How many times have I heard that economically unimportant, politically loaded question? A hundred I bet. And how often do the tax cut's supporters botch the answer? Approximately nine times out of nine.
If I were confronted with that loaded question, here's how the Q&A would go...
Q: Did the tax cuts pay for themselves?
A: In the short run, who the hell cares? Aren't we supposed to be more concerned with our grandchildren in the long run?
If the tax cut's supporters don't start getting the answer right, our grandchildren's generation will pay the consequences. Tax-cut opponents are concerned primarily about winning the next election (...remember, our grandchildren can't vote yet); the tax-hikers know how to ask the trick question, and especially how to throw the knockout punch after the answer is botched as usual.
Senator John McCain is the latest to botch the answer, and that mistake got him top billing recently at FactCheck.org, in an article titled "Supply-side Spin"; here's the article's tagline:
Sen. John McCain has said President Bush's tax cuts have increased federal revenues. But revenues would have been even higher without them.
Carefully reread that last sentence. Here's what it means: "Tax revenues today would have been higher without the tax cuts." Importantly, here's what it does NOT mean: "Tax revenues now and forever would have been higher without the tax cuts."
To illustrate why that subtle difference is so important, here's a two-part brain teaser...
Part 1: Which economy would yield higher tax revenues when our grandchildren's generation takes over fifty years from now: (a) a $75 trillion economy; or (b) a $96 trillion economy?
Part 2: Which taxation policy is more likely to enable the private sector to grow the economy the extra half-point per year it would take to achieve a $96 trillion economy for our grandchildren: (a) today's lower tax rates; or (b) yesterday's higher tax rates?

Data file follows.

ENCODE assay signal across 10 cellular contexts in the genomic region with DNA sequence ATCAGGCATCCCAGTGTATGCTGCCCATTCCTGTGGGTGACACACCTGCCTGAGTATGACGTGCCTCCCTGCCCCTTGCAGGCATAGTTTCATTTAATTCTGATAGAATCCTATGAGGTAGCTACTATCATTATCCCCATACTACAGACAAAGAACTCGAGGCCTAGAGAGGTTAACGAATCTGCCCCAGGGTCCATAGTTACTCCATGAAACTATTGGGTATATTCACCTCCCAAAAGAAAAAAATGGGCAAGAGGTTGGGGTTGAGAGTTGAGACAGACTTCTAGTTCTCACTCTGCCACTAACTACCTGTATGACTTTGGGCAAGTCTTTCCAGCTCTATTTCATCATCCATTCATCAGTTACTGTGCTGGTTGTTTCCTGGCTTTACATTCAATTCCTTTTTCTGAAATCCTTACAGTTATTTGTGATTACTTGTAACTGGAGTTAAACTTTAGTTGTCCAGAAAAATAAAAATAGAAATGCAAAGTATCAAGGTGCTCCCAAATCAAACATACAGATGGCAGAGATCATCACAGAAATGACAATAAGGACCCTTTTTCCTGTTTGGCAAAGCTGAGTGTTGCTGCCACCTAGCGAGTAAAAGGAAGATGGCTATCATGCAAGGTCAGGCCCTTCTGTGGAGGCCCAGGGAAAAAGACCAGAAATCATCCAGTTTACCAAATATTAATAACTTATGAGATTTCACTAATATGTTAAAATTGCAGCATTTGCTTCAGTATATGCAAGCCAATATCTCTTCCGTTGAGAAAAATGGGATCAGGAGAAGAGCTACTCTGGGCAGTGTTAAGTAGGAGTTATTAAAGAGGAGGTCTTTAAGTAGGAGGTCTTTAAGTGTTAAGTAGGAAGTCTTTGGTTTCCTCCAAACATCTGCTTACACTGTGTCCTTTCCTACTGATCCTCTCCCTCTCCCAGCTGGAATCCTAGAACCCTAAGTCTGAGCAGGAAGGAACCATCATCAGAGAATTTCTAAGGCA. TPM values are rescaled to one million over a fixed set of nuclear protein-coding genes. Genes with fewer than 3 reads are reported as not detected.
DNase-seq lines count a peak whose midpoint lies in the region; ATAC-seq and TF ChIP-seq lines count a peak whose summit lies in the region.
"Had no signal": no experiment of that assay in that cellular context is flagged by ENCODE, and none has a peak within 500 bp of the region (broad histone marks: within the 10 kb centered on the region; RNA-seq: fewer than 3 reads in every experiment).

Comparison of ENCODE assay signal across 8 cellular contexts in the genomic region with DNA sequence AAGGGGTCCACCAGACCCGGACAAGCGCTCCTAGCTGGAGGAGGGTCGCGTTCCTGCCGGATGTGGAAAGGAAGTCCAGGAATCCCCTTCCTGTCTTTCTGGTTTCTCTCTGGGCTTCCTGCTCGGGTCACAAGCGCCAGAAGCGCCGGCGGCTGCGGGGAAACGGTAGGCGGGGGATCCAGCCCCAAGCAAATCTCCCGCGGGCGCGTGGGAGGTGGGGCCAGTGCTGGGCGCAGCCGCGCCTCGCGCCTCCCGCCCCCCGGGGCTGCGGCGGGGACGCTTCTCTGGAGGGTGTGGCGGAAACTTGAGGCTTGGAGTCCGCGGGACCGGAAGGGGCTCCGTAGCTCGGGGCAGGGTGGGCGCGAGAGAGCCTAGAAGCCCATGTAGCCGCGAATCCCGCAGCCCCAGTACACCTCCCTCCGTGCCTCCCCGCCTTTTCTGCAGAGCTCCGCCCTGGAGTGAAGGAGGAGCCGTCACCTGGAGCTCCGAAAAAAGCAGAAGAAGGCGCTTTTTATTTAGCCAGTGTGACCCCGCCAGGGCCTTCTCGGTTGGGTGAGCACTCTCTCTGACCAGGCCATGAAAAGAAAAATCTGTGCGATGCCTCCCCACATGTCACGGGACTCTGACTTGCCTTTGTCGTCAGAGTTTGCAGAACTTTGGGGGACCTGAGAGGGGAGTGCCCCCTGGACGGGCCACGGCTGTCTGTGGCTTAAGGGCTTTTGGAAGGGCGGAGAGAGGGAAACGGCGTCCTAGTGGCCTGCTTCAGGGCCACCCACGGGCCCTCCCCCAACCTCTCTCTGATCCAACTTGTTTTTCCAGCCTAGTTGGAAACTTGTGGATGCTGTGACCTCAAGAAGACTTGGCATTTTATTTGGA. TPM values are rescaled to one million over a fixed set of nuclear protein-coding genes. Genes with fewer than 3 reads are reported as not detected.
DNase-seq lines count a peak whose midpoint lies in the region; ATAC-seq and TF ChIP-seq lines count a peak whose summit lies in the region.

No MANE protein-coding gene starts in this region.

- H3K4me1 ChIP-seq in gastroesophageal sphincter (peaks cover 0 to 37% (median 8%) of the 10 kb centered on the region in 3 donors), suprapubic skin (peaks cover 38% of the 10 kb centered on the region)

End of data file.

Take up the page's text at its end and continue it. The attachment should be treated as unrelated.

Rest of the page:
Obviously, the missing but all-important factor in the trick question is long-run economic growth. The $96 trillion economy fifty years from now would result from an extra one half of one percent growth. Although it's true that tax rate cuts always reduce tax revenue in the short run, tax rate cuts set up private-sector incentives for boosting the economy's growth rate, which grows the tax base, which increases tax revenues in the long run. If the tax cut hasn't "paid for itself" yet, it's because the long run hasn't arrived yet; i.e., it's because we haven't given compound growth long enough for its magic to become visible yet. [For a few charts depicting those effects, see The Curse of the Free-Lunch Bunch.]
I'm sure that Rudy Giuliani, Fred Thompson, and Mitt Romney get it, and I think John McCain gets it, too, because his campaign aide had the right answer, and I presume he listens to his aides. I just wish they'd all practice the right answer to the trick question before it comes at them again.
[Indeed, I'd like to be able to say I think the Democrats get the growth idea, too. But given their anti-growth tax-hiking rhetoric, that would imply I think they're dishonest schemers—so for now I'll just say I think they don't get it. In other words, I think ignorance is a more likely explanation than dishonesty. I reserve the right to modify that assessment as the campaign unfolds, however.]
In summary, here's the wrong way and right way to address the tax cut issue...
Wrong way (what McCain said mistakenly, because although it may be true, it is arguable):
"...the fact is the tax cuts have dramatically increased revenues."
Right way (what he should have said, because it is unarguable):
"...the fact is that tax rate cuts not only end recessions sooner, but they also help to boost growth, which dramatically increases tax revenues in the long run -- just what our grandchildren will need when they take over."
Did the tax cuts pay for themselves? My answer is more concise: "In the short run, who the hell cares?". No wonder I'm not a politician.
Some people think that tax rate cuts and tax rate hikes have no effect on economic growth; in other words, that people do not respond to incentives or disincentives in the taxation system. I think that hypothesis belongs under the heading "wishful thinking," and I strongly suspect it is driven by hidden political agendas rather than rational thought. In short, it's balderdash.